Paramount has become the latest studio to unveil plans for a streaming service it hopes will help maximise profits on films whose release has been affected by the pandemic.
Paramount Plus, which launches on 4 March, will feature archive content as well as carrying new movies 30 days after theatrical release – or 45 for tentpole titles. These include oft-postponed releases such as Top Gun: Maverick (due in cinemas on 2 July), A Quiet Place II (17 September) and Mission: Impossible 7 (19 November).
“Audiences are changing in their habits and we want to make sure that these films are available when they’re fresh after a full theatrical run,” Paramount Pictures CEO Jim Gianopulos told Variety on Wednesday.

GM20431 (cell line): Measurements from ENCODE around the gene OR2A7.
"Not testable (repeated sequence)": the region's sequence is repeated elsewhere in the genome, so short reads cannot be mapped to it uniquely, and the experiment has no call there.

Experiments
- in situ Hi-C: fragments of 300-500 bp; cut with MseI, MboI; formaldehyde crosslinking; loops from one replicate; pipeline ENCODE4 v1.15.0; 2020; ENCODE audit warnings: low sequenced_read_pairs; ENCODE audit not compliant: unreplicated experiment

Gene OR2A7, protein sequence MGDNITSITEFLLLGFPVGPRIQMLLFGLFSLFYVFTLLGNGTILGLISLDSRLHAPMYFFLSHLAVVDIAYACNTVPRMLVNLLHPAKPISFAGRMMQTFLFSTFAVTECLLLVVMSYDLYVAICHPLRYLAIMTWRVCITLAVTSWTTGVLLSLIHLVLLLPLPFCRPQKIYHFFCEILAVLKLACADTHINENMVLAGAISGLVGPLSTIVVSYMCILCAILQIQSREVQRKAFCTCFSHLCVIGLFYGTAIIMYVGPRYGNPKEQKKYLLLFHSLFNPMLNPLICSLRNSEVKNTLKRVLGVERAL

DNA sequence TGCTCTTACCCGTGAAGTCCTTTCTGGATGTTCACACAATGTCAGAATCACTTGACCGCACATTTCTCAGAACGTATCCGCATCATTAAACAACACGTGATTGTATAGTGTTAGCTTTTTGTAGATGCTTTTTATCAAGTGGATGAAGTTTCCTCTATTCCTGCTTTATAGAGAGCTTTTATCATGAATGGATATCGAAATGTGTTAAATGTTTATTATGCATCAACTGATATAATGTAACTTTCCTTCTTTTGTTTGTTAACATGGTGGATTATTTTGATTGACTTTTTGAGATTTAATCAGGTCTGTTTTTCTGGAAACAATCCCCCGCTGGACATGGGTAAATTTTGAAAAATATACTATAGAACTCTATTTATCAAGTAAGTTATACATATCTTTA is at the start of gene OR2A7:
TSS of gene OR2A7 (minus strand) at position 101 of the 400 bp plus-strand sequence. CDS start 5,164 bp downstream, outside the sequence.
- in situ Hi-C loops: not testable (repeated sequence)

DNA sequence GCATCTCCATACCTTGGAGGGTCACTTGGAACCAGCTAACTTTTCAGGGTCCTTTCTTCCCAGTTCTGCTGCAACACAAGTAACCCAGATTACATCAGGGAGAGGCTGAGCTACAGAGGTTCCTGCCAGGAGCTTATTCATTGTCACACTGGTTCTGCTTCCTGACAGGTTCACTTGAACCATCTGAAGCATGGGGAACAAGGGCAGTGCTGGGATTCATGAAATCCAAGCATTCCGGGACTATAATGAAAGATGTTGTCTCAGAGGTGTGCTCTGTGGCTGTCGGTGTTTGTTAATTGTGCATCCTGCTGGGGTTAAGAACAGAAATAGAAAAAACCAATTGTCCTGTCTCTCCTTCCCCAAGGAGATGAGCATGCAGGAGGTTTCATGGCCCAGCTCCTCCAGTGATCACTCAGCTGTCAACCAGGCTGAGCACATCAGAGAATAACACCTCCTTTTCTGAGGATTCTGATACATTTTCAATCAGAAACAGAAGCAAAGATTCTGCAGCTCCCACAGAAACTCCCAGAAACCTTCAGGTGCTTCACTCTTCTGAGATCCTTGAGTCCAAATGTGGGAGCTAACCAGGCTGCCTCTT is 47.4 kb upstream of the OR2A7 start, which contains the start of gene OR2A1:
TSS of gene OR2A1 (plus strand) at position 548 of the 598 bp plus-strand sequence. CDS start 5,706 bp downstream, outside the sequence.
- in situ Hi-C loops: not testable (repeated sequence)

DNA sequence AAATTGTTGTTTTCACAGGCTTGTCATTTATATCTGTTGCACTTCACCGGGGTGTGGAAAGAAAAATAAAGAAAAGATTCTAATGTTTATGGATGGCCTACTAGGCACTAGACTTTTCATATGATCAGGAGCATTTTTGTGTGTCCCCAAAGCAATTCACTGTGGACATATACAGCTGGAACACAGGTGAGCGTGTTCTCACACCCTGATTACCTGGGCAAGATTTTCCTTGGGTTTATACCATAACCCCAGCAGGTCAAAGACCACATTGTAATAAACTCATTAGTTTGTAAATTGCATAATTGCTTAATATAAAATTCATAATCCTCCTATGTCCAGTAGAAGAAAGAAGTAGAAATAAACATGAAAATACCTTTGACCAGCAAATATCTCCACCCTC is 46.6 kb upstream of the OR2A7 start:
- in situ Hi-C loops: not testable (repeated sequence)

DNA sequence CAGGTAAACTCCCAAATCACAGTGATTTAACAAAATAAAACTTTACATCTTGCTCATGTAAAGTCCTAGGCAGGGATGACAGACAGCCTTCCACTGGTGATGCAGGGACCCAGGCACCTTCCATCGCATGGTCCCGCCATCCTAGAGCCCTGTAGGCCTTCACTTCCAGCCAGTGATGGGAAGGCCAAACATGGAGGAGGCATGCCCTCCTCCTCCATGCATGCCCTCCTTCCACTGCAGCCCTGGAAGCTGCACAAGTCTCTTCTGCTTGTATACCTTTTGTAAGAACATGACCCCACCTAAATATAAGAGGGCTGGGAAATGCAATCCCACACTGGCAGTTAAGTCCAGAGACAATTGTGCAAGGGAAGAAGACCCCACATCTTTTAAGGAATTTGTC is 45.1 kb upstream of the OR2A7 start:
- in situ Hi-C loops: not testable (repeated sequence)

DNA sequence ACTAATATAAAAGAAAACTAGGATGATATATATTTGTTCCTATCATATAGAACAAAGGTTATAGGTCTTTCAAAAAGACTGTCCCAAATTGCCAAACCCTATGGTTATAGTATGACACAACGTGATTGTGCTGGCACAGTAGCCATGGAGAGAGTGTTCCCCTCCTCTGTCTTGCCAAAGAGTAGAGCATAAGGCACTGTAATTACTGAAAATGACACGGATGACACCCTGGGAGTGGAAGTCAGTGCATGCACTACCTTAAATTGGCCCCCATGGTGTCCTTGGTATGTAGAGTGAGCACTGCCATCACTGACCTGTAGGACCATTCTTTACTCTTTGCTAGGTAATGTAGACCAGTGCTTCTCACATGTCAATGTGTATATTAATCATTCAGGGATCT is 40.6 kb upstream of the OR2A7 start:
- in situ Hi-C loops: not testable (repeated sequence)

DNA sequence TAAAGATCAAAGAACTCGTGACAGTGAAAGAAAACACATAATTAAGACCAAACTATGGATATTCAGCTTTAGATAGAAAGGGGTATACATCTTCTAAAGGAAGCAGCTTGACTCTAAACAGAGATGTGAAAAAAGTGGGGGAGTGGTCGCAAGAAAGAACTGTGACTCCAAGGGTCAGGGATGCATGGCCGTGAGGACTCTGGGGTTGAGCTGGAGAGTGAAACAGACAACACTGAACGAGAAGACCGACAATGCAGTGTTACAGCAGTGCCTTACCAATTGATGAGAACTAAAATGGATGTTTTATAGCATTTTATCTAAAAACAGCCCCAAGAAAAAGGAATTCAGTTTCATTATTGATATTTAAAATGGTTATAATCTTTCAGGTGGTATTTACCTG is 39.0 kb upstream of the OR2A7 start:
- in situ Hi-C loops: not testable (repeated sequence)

Mission: Impossible 7 wrapped filming last week after a long-running shoot involving multiple restarts in a wide variety of locations. Post-production is now under way in London ahead of the proposed release over the Thanksgiving weekend holiday in the US.
The move is another blow for cinema owners seeking to shore up trade post-lockdown.
Disney and Warner Bros have already launched popular streaming services either in tandem with a cinematic release or – particularly in the US, where most venues have been closed for almost a year – as standalone platforms.
Universal recently struck a deal with key US chains that would allow them to stream new titles after only 17 days in cinemas.
Paramount also announced TV series based on hit movies such as The Italian Job, Love Story, Flashdance and Fatal Attraction.